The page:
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Wolf Pack Week 9 preview and prediction: UNLV Rebels

NCAA Football: UNLV at Nevada David Calvert-USA TODAY Sports

In the Battle for the Fremont Cannon — the largest trophy in college football — the Nevada Wolf Pack will host intrastate rival, the UNLV Rebels, on Friday, Oct. 29 on 7:00 p.m. PT on CBS Sports Network.

The two foes have split each of the last eight meetings. After dropping their previous two meetings, the Pack took home the cannon and painted it blue last year after a 37-19 road victory. They are 27-19 all-time against the Rebels.

UNLV has lost 13 straight games and is 0-13 under head coach Marcus Arroyo. Believe it or not, its last win came in its 2019 season-finale, downing Nevada 33-30 in overtime.

Nevada’s coming off a heartbreaking 34-32 defeat against the Fresno State Bulldogs, who moved into second place in the West Division at 3-1. Pack wideout Romeo Doubs tied the program record for catches with 19, and would’ve broken the record if he wasn't pushed out of the end zone in the final two-point conversion attempt, which would’ve tied the game.

UNLV is coming off its fourth straight game where it’s lost by one possession, this time to San Jose State, 27-20. Nick Nash’s 15-yard rushing touchdown with over seven minutes to go was the final score of the contest — UNLV’s third go-ahead touchdown allowed in the final period.

Will UNLV get its first win in 23 months against its longtime foe? Let’s dive into the matchup and find out!

Matchup: Nevada (5-2, 2-1) vs. UNLV (0-7, 0-3)

When: Friday, Oct. 29 at 7:00 p.m. PT

Where: Mackay Stadium in Reno, Nev.

TV: CBS Sports Network

Spread: Nevada -20.5 (William Hill)

Money line: Nevada -1600, UNLV +900

Last Meeting: Nevada won 37-19 (Oct. 31, 2020)

Matchup History: Nevada leads 27-19

When UNLV’s on offense:

The Rebels have shuffled between four quarterbacks — Doug Brumfield, Justin Rogers, the once-Ohio State-and-Miami star Tate Martell and Cameron Friel — this season.

It seems like, however, the Rebels have found success with Friel, at least for the time being. He’s completed 64 percent of his passes for 859 yards, two touchdowns and four interceptions. Last week against the Spartans, he went 20-for-28 (71.4 percent) for 240 yards and a touchdown.

Where the Rebels see a considerable amount of their offense success is under bell cow Charles Williams — they have, indeed, rallied around the “Chuck Wagon”.

NCAA Football: Utah State at UNLV
UNLV Rebels running back Charles Williams (8) evades Utah State Aggies safety Hunter Reynolds (27) during the first half at Allegiant Stadium.
Stephen R. Sylvanie-USA TODAY Sports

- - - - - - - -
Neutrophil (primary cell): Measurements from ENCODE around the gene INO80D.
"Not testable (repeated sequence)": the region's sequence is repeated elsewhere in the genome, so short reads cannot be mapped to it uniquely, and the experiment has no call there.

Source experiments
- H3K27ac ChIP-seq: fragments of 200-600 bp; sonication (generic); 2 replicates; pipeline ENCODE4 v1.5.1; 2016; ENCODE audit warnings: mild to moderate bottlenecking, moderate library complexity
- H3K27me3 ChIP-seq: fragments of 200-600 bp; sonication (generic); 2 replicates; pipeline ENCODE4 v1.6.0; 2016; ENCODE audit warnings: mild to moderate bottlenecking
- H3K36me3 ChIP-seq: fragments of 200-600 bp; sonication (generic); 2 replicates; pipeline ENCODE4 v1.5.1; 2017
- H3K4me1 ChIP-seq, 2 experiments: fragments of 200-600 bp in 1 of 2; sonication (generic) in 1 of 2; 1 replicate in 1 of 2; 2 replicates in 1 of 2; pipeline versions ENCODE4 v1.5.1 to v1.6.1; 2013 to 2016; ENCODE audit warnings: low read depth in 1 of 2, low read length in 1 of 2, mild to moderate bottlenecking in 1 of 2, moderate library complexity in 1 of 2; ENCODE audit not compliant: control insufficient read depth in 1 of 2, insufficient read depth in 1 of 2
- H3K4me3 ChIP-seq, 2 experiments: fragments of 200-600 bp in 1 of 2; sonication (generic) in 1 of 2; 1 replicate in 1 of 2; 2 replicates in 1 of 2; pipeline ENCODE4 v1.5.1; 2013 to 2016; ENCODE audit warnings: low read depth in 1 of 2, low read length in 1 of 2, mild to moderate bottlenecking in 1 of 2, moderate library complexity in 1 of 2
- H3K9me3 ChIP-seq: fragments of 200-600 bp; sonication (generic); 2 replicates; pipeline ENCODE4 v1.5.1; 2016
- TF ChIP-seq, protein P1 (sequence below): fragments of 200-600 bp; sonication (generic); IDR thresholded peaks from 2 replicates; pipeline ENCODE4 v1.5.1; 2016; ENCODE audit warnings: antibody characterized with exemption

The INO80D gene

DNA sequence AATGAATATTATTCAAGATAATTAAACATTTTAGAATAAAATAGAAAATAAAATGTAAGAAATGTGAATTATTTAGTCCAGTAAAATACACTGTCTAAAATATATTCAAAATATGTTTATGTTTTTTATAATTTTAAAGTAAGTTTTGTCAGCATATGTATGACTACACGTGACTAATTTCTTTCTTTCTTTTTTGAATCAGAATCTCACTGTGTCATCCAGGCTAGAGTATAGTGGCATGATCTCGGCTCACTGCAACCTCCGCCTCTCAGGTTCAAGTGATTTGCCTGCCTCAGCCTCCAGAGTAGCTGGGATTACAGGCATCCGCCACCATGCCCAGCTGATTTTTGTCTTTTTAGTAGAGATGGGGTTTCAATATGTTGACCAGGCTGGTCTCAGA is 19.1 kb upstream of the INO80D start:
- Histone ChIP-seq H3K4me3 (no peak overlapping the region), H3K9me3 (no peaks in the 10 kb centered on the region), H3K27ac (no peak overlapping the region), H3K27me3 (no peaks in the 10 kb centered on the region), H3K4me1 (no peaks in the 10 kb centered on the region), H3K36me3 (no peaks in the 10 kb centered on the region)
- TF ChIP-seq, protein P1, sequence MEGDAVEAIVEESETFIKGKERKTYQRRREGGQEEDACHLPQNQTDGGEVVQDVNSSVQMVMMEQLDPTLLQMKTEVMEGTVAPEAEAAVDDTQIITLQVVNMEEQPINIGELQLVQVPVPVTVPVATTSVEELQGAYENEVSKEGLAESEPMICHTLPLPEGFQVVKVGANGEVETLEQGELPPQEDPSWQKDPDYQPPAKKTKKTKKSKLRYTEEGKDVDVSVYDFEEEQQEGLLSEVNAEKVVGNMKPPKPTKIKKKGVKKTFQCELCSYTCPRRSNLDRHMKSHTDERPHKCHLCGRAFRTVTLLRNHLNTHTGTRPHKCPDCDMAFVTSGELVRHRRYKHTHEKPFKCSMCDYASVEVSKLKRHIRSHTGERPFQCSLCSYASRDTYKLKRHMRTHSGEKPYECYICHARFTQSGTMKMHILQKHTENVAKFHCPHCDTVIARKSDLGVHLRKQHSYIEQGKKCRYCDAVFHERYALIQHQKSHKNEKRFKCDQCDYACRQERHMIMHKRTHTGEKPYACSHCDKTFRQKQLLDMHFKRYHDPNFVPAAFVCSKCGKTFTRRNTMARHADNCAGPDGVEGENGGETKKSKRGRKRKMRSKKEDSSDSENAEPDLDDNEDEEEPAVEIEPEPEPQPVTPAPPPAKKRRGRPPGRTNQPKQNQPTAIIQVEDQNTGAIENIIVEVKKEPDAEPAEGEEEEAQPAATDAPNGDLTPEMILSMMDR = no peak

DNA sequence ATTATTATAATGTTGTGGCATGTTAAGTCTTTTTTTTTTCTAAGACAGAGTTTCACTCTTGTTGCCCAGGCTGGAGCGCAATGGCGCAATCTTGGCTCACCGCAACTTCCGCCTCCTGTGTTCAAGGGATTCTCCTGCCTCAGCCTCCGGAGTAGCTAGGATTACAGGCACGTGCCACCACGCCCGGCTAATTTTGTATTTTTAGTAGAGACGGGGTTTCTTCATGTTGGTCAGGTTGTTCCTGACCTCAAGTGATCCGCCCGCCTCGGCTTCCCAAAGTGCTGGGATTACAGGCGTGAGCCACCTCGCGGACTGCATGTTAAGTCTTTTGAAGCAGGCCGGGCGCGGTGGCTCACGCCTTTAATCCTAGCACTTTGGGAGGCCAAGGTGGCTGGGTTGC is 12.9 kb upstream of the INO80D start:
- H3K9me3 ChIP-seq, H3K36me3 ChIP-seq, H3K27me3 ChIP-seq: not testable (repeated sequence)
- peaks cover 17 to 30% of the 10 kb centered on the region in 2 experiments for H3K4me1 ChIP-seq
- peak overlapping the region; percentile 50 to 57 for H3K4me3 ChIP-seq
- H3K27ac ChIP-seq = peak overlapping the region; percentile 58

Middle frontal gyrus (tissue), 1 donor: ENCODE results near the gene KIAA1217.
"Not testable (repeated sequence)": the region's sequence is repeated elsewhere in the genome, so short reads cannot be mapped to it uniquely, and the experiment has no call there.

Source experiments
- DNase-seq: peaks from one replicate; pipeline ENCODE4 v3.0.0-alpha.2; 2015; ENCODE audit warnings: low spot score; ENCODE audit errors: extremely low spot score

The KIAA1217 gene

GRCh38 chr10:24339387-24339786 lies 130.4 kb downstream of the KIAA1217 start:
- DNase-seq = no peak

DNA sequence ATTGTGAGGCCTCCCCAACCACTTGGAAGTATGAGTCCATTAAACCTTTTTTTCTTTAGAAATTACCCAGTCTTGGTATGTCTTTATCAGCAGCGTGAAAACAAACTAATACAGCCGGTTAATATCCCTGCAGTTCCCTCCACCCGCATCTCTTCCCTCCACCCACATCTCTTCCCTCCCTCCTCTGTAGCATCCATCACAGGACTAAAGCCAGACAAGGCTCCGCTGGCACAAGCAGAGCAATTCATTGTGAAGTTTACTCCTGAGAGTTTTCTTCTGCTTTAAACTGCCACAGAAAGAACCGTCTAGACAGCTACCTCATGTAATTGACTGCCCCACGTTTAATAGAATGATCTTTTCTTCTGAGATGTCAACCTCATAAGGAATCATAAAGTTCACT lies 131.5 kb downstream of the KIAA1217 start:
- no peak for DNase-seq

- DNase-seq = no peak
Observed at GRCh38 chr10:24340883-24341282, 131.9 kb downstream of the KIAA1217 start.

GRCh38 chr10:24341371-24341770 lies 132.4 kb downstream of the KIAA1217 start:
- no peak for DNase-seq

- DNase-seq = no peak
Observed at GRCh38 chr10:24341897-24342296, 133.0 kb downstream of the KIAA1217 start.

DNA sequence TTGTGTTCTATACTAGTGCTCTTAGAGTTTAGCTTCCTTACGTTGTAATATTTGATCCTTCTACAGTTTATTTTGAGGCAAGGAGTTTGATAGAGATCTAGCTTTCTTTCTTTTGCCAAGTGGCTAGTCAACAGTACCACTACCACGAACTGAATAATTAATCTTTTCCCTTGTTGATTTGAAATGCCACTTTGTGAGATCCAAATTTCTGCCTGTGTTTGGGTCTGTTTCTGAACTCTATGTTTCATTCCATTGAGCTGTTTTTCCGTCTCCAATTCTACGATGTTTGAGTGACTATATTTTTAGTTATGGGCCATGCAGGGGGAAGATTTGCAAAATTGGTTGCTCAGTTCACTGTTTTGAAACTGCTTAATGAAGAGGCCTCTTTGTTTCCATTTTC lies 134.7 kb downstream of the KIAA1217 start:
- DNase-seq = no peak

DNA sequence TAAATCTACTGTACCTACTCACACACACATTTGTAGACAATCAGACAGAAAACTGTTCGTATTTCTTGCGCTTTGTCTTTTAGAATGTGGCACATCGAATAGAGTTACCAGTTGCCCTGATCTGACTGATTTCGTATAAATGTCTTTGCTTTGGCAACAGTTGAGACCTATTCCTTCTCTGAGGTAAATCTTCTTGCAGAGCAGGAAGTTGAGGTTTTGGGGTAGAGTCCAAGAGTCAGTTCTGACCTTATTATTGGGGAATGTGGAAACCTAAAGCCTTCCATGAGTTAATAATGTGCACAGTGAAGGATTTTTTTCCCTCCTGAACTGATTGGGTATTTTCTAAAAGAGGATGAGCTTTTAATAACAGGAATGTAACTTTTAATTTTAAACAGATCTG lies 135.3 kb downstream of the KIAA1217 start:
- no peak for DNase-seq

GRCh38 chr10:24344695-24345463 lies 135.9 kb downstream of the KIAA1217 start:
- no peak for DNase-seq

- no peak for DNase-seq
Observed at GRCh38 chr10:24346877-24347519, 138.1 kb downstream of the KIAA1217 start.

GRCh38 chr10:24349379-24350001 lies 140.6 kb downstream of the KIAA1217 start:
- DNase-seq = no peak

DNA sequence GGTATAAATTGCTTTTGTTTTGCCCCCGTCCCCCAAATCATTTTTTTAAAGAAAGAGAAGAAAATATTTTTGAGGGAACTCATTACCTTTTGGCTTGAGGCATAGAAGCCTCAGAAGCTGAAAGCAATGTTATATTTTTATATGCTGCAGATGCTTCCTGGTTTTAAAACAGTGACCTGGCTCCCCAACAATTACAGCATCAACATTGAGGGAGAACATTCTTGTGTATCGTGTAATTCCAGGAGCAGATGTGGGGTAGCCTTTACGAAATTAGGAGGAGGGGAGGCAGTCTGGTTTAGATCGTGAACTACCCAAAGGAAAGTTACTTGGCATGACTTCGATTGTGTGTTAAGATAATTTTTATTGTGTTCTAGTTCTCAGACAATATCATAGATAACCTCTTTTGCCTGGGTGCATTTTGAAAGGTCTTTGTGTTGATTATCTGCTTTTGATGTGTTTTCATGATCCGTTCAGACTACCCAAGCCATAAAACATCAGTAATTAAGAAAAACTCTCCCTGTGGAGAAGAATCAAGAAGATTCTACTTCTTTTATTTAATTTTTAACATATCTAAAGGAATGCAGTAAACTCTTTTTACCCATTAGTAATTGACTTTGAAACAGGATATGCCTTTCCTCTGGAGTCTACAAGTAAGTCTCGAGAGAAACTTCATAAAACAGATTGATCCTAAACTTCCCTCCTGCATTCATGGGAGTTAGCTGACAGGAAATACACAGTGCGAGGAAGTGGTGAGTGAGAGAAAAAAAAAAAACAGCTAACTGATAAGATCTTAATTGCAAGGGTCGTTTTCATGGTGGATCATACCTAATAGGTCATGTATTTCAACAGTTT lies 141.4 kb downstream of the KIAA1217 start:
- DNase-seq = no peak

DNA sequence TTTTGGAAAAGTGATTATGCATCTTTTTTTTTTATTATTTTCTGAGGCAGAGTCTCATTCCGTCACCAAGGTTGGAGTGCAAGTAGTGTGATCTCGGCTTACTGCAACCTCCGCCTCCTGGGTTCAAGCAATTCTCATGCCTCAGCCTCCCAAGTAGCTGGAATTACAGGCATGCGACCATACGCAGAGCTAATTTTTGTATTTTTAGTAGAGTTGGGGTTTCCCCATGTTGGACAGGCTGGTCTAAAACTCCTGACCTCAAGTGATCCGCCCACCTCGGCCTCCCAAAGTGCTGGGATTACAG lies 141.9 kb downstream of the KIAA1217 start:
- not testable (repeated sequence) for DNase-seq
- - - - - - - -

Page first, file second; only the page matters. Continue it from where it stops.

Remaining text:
He ranks second in the conference in yards (714) and third in rushing touchdowns (7) on five yards a carry. He’s recorded 19-plus carries in five games — including two of 25-plus — with three 100-yard performances.

Williams has accounted for 86.2 percent of his team’s rushing yards and 39.6 percent of his team’s yards from scrimmage. Those are significantly high marks for any player, let alone a running back in this day and age — albeit on a team with the 8th-worst offense nationally (296.7 ypg).

Only two Rebel receivers have hauled in 15-plus receptions: Kyle Williams, the team’s leading receiver, and his cohort Steve Jenkins.

Williams has yet to record a receiving touchdown on the year, but tops the team in both receptions (25) and yards (324). Meanwhile, Jenkins has tallied three of UNLV’s five receiving touchdowns with 21 catches for 293 yards.

Tyleek Collins (6 rec., 109 yards) and Zyell Griffin (7 rec., 106 yards) are the only other Rebel wideouts with one touchdown catch.

Though it had a down week against Fresno State, the Wolf Pack boast a destructive defensive line. Nevada ranks T-3 in the FBS in both sacks (28.0) and sacks per game (4.0) — led by Tristan Nichols, who is T-2 nationally in sacks with eight.

Only two players — Alabama’s Will Anderson Jr. (8.5) and Army’s Andre Carter II (8.5) — has recorded more sacks than the Pack’s 6-foot-4 defensive lineman.

Nichols has one additional tackle for loss with 13 total tackles on the year and two forced fumble. He’s joined by Dom Peterson and Sam Hammond.

Peterson is second on the team in sacks (4.5) and tackles-for-loss (7.0), returning one of Nichols’ forced fumbles for a touchdown. Hammond’s tallied 10 tackles, four sacks with one pass deflection.

Christopher Love (13 tackles, two sacks) and Daniel Grzesiak (10 tackles, two sacks) have contributed on the defensive line as well. In short, Nevada’s front-four is loaded with depth.

Don’t look away yet. It’s complemented by two stout linebackers in Daiyan Henley, the team’s leading tackler, and Lawson Hall, who’s tallied the most total tackles (171) amongst any Pack player since the start of 2019.